d. Count Four: Elimination of Protected Benefit
Count Four alleges that the transfer of assets from the 401(k) Plans to the BAC Plan, and its precursors, unlawfully eliminated the 401(k) Plans' separate account benefit. ERISA provides that a participant's accrued benefit "may not be decreased by an amendment of the plan except as otherwise specifically provided in ERISA or regulations." (3d Am. Comp., Doc. 145 at ¶ 85 (citing ERISA § 204(g)(1) ( 29 U.S.C. § 1054(g)(1), 26 U.S.C. § 411(d)(6)(A))). Plaintiffs allege that there are no statues or regulations that allow the separate account benefit to be eliminated. (3d Am. Comp., Doc. 145 at ¶ 85 (citing § 204(g)(1) ( 29 U.S.C. § 1054(g)(1), 26 U.S.C. § 411(d)(6)(1)); 26 C.F.R. § 1.411(d)-4)). Plaintiffs further allege the 401(k) Plans' fiduciaries breached their fiduciary duty by implementing the transfers. Finally, Plaintiffs allege that the transfers by the Plans fiduciaries were a "prohibited transaction" under ERISA §§ 406(a)(1)(D) and 406(b) ( 29 U.S.C. §§ 1106(a)(1)(D) and 1106(b)).
IV. BoA's Motion to Dismiss
Defendant BoA filed an initial Motion to Dismiss or Strike the Third Amended Complaint. BoA's initial Motion focused on Counts II and IV, but also sought dismissal of all counts for lack of exhaustion or remedy. Defendant BoA's subsequent Motion to Dismiss directly addressed the merits of Counts I and III. The Court has already dismissed Count II and Defendant's exhaustion argument has already been disposed of.
I. Legal Standards
When a court rules on a motion to dismiss for failure to state a claim, all well-pleaded allegations are accepted as true, and reasonable inferences are drawn in favor of the plaintiff. Edwards v. Coty of Goldsboro, 178 F.3d 231, 244 (4th Cir. 1999). A plaintiff must allege facts in his complaint that "raise a right to relief above the speculative level." Bell Atlantic Corp. v. Twombly, 550 U.S. 544, 555 (2007). In Ashcroft v. Iqbal, 129 S. Ct. 1937, 1949 (2009), the Court held that "to survive a motion to dismiss, a complaint must contain sufficient factual matter, accepted as true, to `state a claim to relief that is plausible on its face.'" Id. (citing Twombly, 550 U.S. at 570). A claim is plausible on its face "when the plaintiff pleads sufficient factual content that allows the court to draw the reasonable inference that the defendant is liable for the misconduct alleged." Ashcroft, 129 S. Ct. at 1949 When the allegations in a complaint do not "raise a claim of entitlement to relief," the court will dismiss the complaint. Twombly, 550 U.S. at 554-56.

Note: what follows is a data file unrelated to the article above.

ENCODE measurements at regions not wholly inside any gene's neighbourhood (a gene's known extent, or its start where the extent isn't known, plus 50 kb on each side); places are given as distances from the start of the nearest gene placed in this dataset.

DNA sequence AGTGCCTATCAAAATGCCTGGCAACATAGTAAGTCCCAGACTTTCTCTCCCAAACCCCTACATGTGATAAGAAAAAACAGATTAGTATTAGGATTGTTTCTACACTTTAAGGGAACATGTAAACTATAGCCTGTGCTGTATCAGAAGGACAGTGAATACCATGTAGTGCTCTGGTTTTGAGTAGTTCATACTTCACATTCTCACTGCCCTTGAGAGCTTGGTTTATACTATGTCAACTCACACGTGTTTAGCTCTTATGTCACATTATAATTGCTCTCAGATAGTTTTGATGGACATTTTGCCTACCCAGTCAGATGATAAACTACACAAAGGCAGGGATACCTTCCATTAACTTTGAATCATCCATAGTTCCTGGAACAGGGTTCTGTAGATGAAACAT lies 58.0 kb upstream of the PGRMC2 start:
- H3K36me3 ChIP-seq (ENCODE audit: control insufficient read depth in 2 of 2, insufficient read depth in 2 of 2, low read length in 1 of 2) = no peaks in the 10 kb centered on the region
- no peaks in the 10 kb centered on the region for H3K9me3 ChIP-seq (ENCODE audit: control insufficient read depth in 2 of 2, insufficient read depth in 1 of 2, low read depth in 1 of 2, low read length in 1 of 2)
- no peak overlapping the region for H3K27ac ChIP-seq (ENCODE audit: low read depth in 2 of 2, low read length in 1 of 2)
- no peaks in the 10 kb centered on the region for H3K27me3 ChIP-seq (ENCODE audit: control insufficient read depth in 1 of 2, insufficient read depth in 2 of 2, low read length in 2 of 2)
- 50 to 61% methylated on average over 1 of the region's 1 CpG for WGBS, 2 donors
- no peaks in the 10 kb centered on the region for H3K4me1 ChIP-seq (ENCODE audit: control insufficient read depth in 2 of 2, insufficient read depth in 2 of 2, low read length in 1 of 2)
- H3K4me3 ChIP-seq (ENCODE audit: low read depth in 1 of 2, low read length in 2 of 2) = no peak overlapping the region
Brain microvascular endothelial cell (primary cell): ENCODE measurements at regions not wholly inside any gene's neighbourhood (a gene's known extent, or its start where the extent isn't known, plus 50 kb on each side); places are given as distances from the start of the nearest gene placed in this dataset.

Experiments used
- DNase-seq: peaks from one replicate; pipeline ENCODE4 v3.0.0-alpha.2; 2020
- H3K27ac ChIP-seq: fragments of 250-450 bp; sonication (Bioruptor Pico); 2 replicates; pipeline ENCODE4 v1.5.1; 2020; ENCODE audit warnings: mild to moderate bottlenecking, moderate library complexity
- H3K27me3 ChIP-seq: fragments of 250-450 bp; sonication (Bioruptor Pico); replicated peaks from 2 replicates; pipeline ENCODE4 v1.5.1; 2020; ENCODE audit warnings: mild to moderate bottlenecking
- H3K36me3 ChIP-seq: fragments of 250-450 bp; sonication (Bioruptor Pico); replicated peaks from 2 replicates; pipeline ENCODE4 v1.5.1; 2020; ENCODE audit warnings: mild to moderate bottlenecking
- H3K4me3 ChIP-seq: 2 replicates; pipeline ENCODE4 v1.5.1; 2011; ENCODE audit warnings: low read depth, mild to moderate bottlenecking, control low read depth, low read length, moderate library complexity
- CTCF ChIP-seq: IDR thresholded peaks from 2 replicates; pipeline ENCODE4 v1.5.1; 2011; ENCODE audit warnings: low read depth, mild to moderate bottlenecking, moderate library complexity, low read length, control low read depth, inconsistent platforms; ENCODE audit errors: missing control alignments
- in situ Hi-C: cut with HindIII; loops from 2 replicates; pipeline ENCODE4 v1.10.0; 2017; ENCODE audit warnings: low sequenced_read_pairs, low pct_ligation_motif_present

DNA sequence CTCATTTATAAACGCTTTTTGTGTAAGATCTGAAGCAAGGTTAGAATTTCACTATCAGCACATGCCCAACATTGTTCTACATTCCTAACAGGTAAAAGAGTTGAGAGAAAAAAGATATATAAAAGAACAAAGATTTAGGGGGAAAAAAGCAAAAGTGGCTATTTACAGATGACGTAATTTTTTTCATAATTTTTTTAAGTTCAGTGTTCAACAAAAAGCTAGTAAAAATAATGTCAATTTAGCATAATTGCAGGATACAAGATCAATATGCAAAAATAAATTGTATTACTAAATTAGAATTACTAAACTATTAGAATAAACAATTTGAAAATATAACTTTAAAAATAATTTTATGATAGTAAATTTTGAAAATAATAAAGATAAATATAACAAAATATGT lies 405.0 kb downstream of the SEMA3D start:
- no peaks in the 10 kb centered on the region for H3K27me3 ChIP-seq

Under Federal Rule of Civil Procedure 12(f), "The court may strike from a pleading an insufficient defense or any redundant, immaterial, impertinent, or scandalous matter."
II. Count I: The Plan Lawfully Calculated Participants" Lump Sum Distributions
This Court is faced either with a labyrinthian case — hinging upon countless statutes, regulations, and revenue rulings — or a simple matter of textual, statutory interpretation. Despite Plaintiffs' strong arguments that tap into what might be considered ERISA's maze, the crux of this count is a simple question: under ERISA § 3(24), is "5 years of vesting service" a normal retirement age? The answer is, yes. The Plan — using its valid NRA — lawfully calculated the participants' lump sum distributions.
a. 5 Years of Vesting Service is a Valid Normal Retirement Age
Under ERISA, 5 years of vesting service is a valid normal retirement age. ERISA § 3(24) defines "normal retirement age":
The term "normal retirement age" means the earlier of —
(A) the time a plan participant attains normal retirement age under the plan, or
(B) the later of —
(i) the time a plan participant attains age 65, or
(ii) the 5th anniversary of the time a plan participant commenced participation in the plan.
ERISA § 3(24) ( 29 U.S.C. § 1002(24), 26 U.S.C. § 411(a)(8)). Bank of America argues that § 3(24) allows a plan to set an NRA as it chooses; or to paraphrase § 3(24)(A), a plan's NRA is whatever the plan says it is. Plaintiffs besiege this simple proposition with a multi-prong attack: (1) five years of vesting service is not an "age," (2) five years of vesting service is not the age at which banking employees normally retire, and (3) five years of vesting service is not a valid NRA under Treasury Department regulations and rulings.